Village-scale clean energy microgrids have the possible to run outlying development by bringing electricity to over 1.2 billion individuals who presently lack access. Past efforts to electrify rural communities have been plagued by energy theft, unaffordable connection costs, intermittent supply, and poor maintenance.
The Rural Electric Power venture (REPP) seeks to address these problems by integrating brand-new technology including even more lasting financing and distribution components – including pay-as-you-go energy methods – to raised serve the outlying poor.
Demonstrating the DIL Approach
In addition to the technologies which can be operating the task, the REPP is making use of novel information collection and evaluation resources from development economics. These data will inform the redesign and refinement of the technology and rigorously measure impacts in the field. Scientists from the tech and Infrastructure for growing Regions (LEVEL) team, the middle for Effective worldwide Action (CEGA), in addition to Energy Institute during the UC Berkeley Haas class of company are working with municipality and industry partners to create real time user data (using “smart” yards) and collect comprehensive family review information before and after microgrid deployment. This interdisciplinary strategy will allow the REPP to track household interest in energy while documenting the effects of rural electrification on a variety of relevant personal and economic results.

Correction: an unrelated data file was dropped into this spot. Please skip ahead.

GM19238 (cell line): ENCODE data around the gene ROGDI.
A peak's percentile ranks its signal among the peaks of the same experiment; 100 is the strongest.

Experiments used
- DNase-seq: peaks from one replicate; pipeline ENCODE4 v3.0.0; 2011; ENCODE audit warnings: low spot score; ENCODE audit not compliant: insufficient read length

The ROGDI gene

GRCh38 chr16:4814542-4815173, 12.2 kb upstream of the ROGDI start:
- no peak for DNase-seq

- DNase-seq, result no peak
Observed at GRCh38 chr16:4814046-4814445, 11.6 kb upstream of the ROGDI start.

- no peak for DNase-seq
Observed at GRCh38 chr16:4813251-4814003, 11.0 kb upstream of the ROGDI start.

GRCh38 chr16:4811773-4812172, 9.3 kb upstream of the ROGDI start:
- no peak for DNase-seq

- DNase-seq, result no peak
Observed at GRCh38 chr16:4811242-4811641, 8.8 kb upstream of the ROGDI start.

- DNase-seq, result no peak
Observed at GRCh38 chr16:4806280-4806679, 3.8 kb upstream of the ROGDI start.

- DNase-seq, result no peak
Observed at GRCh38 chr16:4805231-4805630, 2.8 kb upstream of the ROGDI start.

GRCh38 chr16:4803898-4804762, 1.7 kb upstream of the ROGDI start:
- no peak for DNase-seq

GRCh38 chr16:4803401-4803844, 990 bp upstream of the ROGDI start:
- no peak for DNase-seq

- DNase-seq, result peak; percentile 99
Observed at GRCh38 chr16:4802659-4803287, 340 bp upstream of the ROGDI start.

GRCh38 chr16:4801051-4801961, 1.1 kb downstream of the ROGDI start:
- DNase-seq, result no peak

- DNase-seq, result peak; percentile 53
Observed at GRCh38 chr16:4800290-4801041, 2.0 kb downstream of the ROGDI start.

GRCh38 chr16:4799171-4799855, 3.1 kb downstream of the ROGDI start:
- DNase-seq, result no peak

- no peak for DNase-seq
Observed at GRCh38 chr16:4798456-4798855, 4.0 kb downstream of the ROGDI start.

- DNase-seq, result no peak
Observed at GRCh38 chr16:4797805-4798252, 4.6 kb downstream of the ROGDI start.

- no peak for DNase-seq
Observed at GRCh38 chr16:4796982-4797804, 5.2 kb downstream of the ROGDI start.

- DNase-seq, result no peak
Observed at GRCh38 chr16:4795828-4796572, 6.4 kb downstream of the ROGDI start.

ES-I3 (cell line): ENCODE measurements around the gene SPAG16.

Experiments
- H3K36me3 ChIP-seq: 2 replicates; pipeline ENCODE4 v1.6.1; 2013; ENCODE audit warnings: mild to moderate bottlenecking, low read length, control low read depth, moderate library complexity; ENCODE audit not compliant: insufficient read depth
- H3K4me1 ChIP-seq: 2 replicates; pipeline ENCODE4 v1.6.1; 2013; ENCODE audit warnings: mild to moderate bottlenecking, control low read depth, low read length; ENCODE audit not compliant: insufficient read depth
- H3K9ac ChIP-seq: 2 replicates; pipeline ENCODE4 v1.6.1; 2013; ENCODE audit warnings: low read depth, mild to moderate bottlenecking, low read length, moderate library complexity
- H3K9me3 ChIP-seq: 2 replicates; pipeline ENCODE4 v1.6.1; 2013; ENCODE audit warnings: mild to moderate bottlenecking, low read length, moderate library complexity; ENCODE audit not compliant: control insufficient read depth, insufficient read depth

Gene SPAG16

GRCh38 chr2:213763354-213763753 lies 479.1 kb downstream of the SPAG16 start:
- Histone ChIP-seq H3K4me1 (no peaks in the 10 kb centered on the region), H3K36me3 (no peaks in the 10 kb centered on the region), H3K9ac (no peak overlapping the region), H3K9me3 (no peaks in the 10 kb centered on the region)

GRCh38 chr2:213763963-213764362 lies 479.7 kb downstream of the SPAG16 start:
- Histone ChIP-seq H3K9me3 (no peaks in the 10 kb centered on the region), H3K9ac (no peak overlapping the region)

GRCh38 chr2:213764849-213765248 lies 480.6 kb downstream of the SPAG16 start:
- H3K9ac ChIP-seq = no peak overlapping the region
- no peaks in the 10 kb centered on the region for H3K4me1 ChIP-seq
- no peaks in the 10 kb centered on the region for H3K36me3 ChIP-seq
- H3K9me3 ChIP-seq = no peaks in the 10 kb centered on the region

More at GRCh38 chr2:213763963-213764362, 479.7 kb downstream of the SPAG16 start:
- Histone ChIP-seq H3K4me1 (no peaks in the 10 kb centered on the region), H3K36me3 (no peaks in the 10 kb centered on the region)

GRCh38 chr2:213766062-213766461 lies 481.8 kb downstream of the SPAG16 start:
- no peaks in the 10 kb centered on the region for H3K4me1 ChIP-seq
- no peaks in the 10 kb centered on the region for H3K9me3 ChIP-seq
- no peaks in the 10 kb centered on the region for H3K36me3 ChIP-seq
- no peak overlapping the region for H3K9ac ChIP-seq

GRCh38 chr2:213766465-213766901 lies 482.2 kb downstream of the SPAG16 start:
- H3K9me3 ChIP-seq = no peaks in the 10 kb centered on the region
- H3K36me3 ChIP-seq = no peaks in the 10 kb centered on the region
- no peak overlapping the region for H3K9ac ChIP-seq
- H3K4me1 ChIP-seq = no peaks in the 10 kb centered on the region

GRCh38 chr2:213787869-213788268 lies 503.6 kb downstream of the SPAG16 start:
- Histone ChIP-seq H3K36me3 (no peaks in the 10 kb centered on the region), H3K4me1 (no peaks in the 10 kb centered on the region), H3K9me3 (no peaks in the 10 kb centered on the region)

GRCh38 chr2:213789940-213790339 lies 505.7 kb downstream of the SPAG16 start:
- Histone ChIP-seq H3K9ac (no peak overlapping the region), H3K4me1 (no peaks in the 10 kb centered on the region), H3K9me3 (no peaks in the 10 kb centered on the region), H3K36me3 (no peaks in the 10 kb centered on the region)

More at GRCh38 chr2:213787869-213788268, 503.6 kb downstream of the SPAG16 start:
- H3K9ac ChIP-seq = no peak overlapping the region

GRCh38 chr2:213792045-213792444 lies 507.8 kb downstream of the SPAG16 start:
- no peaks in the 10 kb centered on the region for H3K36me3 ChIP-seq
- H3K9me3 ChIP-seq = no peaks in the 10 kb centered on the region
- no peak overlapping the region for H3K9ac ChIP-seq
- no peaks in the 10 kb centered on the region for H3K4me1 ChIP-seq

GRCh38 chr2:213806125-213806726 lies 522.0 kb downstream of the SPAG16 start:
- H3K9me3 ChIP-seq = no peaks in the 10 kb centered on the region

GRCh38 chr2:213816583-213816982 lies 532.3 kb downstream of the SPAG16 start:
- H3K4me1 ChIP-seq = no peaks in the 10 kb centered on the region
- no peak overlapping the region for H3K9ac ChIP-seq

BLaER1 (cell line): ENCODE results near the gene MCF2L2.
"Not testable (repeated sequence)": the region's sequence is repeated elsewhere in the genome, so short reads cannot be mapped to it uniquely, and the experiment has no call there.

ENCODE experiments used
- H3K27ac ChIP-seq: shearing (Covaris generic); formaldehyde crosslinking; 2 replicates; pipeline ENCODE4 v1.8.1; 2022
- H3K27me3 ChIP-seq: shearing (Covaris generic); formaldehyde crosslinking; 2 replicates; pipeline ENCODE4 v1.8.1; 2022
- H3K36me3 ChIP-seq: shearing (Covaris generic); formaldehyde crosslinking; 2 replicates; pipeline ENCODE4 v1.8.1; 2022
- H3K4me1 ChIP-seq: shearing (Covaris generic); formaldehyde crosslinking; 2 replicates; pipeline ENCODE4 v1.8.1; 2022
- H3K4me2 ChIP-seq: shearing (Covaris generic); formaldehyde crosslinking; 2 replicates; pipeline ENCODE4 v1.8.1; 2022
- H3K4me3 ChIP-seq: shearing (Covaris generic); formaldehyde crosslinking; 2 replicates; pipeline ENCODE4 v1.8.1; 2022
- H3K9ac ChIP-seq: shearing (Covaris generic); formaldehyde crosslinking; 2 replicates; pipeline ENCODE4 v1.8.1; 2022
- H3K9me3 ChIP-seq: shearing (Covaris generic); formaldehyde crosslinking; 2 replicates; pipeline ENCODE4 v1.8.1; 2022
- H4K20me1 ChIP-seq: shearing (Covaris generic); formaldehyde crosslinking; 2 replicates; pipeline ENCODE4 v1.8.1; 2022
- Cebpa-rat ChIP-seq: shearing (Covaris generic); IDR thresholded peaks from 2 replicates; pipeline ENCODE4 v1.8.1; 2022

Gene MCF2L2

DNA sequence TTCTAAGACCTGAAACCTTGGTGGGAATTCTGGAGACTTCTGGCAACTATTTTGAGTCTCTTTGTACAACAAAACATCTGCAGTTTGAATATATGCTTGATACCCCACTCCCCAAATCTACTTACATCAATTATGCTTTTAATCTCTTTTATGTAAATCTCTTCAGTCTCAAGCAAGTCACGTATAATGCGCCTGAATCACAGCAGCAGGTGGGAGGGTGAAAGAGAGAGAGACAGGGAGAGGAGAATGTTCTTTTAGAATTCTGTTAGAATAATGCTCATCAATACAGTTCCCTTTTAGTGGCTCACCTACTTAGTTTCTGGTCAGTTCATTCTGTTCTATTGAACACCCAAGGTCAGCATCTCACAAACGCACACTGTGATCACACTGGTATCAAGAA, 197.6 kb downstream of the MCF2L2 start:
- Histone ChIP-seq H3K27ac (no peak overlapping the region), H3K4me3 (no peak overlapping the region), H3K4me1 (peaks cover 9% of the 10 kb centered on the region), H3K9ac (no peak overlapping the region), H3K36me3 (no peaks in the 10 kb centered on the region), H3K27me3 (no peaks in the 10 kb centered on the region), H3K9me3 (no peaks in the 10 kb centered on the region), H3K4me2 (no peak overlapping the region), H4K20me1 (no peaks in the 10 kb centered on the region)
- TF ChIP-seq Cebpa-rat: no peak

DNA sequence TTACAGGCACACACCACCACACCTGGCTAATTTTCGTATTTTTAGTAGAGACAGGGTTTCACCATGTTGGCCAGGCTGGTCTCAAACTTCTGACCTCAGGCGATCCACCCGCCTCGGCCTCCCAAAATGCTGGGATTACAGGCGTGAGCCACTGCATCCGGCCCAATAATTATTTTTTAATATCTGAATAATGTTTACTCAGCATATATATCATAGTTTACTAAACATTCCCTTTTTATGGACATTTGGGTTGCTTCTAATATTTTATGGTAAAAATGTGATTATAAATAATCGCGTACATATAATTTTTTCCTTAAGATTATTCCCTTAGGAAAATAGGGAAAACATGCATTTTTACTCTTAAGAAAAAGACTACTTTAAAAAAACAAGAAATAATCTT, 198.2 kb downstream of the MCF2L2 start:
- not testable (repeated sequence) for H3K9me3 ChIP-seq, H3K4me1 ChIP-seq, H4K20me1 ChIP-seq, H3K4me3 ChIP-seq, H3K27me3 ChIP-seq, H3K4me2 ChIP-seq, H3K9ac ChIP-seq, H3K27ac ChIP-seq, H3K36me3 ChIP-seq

In Kenya, REPP is partnering aided by the Rural Electrification Authority (REA) to distribute nationwide grid connection subsidies of differing amounts to randomly selected unconnected households in rural areas of west Kenya; the results should be always measure the interest in and effects of outlying electrification. The group has also began developing and piloting an endline survey tool which will target 4, 000 families in 2016.
In India, REPP is partnering with Gram energy (GP), a Berkeley-based smart meter and solar microgrid provider, to analyze whether energy-efficient devices and real time energy usage data (supplied by GP’s smart meters) foster improvements in household-level consumption efficiency. The group is using a collection of homes which are newly linked to solar microgrids alongside families that were currently attached to the central grid. The investigation group normally working closely with Gram capacity to develop a dashboard to monitor the inbound meter data from ~350 families connected to GP’s microgrids in Rajasthan. They have made use of this data to perform initial theft and dependability evaluation. The project team normally in the process of assembling a study regarding the financial and working viability of microgrids.
Additionally, in India, Gram Power has also been effective in acquiring permissions from an exclusive utility in Bihar & Muzaffarpur, ESSEL, to install wise meters in ~5000 families connected to the grid. The investigation team will therefore be integrating with both Gram energy and ESSEL by surveying a subset among these grid connected households to better understand the impact of following wise yards, both on the demand and supply side as well as the drivers and patterns of (i) non-technical losses (ii) consumption need, (iii) reliability.
Related Press and Publications
- Electrification Causes Economic Development, Right? Maybe Not (, Spring 2016)
- Despite $7 billion to ‘Power Africa, ’ why the continent is still at night (Reuters, July 2015)